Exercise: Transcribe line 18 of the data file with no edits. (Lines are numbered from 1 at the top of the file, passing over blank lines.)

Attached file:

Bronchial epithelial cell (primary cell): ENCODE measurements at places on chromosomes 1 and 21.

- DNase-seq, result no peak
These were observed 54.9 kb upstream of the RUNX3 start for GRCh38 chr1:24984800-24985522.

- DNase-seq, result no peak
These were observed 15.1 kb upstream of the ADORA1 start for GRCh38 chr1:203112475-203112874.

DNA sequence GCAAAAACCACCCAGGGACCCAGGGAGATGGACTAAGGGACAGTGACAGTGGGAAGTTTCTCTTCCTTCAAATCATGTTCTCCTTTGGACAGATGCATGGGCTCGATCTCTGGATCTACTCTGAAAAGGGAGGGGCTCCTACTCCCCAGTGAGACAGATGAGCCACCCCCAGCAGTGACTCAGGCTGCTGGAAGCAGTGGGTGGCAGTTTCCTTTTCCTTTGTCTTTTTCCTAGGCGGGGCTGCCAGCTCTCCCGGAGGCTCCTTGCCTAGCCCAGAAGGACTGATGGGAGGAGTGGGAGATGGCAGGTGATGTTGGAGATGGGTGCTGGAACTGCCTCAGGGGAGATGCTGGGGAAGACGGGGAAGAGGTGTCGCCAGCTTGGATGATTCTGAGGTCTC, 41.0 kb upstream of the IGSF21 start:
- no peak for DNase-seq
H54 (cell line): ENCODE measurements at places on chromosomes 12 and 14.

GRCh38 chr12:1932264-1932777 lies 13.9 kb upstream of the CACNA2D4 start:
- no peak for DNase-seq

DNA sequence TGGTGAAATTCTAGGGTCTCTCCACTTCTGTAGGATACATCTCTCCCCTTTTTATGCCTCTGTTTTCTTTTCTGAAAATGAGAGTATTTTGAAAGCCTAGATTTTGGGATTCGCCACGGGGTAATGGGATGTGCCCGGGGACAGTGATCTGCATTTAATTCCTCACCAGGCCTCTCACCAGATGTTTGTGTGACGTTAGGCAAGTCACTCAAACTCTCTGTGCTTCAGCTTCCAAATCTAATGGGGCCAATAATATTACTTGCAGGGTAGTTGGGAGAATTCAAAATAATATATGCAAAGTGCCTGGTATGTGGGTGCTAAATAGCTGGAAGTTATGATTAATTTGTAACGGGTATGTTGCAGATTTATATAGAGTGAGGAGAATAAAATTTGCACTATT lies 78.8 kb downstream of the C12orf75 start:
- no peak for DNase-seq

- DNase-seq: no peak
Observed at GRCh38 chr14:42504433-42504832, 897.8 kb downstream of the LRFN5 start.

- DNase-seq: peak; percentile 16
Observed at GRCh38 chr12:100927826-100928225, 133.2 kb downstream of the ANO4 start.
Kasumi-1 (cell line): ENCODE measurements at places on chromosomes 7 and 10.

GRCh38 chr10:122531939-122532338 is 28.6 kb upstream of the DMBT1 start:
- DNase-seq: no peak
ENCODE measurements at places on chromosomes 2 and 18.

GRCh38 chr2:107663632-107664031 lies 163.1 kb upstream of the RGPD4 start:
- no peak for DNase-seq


GRCh38 chr10:122531939-122532338 is 28.6 kb upstream of the DMBT1 start: